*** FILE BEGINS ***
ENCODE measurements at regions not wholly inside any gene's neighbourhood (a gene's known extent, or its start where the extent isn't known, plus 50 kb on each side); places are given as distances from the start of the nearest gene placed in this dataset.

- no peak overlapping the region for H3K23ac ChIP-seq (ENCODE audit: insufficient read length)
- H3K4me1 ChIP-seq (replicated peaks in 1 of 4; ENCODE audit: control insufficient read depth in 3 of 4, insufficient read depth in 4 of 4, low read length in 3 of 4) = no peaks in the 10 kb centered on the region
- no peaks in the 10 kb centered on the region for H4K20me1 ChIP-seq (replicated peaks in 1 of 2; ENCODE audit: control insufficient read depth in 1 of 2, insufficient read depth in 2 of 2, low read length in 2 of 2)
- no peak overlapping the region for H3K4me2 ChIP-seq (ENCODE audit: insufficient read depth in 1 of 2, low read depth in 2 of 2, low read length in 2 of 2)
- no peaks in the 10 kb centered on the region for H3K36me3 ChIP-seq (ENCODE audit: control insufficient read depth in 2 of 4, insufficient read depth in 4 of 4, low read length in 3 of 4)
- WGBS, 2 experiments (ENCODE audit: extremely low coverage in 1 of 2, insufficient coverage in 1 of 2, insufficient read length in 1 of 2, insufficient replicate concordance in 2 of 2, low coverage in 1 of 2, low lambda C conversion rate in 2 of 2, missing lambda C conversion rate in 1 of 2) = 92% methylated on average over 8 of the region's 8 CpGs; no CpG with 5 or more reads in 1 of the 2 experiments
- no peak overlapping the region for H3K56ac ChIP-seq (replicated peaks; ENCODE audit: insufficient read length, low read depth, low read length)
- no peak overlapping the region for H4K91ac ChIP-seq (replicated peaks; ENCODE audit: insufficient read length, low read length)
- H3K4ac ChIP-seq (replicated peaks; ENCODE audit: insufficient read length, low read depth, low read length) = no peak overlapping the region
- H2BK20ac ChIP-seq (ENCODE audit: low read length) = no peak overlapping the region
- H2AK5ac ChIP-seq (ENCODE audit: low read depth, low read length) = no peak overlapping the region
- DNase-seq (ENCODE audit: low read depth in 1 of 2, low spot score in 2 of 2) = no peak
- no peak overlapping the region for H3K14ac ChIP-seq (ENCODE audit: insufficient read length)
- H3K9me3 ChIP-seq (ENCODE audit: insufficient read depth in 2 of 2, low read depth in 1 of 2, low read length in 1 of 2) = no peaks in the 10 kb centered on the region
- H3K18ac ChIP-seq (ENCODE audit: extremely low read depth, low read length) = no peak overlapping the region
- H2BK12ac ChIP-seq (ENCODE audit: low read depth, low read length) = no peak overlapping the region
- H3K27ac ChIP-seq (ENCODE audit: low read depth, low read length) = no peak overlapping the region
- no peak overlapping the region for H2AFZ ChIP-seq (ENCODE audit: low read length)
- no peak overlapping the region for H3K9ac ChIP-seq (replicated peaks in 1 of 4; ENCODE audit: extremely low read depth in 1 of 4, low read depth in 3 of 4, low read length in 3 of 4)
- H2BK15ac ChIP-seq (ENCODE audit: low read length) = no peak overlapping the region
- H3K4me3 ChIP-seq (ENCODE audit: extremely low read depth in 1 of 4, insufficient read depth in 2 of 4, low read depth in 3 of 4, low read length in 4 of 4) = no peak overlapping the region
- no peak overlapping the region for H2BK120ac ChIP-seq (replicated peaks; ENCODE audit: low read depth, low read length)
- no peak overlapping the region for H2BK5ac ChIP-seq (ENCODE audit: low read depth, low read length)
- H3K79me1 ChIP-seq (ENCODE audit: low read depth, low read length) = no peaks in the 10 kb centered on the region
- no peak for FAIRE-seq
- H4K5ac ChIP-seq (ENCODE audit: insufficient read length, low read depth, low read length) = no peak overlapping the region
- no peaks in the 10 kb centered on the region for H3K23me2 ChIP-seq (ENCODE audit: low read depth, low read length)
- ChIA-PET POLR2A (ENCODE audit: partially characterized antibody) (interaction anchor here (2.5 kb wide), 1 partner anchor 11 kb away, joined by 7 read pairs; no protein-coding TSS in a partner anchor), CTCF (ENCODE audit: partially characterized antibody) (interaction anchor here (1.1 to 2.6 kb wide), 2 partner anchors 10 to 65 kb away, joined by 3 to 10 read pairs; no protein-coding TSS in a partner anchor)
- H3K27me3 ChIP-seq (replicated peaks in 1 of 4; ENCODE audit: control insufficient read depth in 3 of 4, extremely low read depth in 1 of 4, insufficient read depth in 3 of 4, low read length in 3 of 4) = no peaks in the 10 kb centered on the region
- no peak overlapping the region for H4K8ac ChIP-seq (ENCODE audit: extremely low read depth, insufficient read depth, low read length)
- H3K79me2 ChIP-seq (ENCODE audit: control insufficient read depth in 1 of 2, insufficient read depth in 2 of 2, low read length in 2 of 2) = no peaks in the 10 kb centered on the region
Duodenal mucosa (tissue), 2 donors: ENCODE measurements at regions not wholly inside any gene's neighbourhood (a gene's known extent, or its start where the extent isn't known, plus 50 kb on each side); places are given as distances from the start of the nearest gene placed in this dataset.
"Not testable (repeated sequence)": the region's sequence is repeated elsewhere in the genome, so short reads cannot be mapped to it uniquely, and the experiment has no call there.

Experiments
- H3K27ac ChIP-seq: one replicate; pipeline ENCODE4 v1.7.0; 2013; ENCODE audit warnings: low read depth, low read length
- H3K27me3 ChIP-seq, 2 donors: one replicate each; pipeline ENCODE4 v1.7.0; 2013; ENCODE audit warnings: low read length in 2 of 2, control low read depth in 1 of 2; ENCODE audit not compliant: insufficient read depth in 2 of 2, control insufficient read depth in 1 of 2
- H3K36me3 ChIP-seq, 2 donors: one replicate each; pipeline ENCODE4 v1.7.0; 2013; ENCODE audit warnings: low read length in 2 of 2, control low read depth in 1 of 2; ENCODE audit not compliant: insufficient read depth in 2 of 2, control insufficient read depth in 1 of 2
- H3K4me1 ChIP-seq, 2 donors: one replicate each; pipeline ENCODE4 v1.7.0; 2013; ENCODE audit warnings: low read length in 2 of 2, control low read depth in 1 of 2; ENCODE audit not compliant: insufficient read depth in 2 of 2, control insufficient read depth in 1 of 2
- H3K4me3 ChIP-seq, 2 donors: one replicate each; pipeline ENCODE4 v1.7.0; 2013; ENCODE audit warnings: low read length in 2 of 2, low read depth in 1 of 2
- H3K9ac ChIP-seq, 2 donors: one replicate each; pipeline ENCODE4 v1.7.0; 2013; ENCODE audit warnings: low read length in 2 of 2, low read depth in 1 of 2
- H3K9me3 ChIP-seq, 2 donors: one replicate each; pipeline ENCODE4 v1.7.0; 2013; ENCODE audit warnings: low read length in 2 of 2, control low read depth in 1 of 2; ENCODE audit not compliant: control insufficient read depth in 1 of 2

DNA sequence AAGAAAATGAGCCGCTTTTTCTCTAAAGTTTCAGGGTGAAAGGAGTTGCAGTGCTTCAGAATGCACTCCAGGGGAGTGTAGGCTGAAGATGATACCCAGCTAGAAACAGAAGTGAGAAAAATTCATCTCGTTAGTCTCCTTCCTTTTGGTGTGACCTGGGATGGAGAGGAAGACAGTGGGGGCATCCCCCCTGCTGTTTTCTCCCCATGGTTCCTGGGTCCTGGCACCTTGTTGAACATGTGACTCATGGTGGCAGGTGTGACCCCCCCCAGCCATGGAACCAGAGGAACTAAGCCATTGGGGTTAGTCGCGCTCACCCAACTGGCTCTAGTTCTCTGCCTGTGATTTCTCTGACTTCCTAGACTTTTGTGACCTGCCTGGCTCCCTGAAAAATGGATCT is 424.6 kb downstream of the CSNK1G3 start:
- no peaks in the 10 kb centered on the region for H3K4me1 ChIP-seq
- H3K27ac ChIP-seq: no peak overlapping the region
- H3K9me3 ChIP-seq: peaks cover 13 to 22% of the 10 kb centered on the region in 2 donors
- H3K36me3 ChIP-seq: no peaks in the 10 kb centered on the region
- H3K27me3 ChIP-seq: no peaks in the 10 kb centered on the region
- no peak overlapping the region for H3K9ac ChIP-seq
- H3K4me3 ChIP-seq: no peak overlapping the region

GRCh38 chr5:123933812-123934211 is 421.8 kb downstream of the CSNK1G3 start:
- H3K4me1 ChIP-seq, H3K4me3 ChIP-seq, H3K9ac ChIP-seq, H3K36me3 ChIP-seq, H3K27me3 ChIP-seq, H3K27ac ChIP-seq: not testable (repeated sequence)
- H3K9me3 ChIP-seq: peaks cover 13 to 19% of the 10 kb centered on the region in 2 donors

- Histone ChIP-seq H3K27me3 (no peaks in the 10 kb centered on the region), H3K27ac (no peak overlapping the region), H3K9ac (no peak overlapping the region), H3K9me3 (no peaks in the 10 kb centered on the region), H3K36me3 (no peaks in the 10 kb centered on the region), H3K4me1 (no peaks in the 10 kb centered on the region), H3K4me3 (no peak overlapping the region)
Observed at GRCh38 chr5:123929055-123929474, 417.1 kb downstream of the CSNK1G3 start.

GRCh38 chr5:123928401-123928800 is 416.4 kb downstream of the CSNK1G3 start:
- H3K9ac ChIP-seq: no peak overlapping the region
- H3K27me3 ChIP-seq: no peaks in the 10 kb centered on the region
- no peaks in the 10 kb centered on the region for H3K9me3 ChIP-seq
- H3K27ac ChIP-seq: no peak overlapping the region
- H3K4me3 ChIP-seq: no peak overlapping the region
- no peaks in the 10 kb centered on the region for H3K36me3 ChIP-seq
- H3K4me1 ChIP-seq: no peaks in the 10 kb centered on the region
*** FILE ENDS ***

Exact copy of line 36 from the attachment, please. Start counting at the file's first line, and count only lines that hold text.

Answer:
- H3K27ac ChIP-seq: one replicate; pipeline ENCODE4 v1.7.0; 2013; ENCODE audit warnings: low read depth, low read length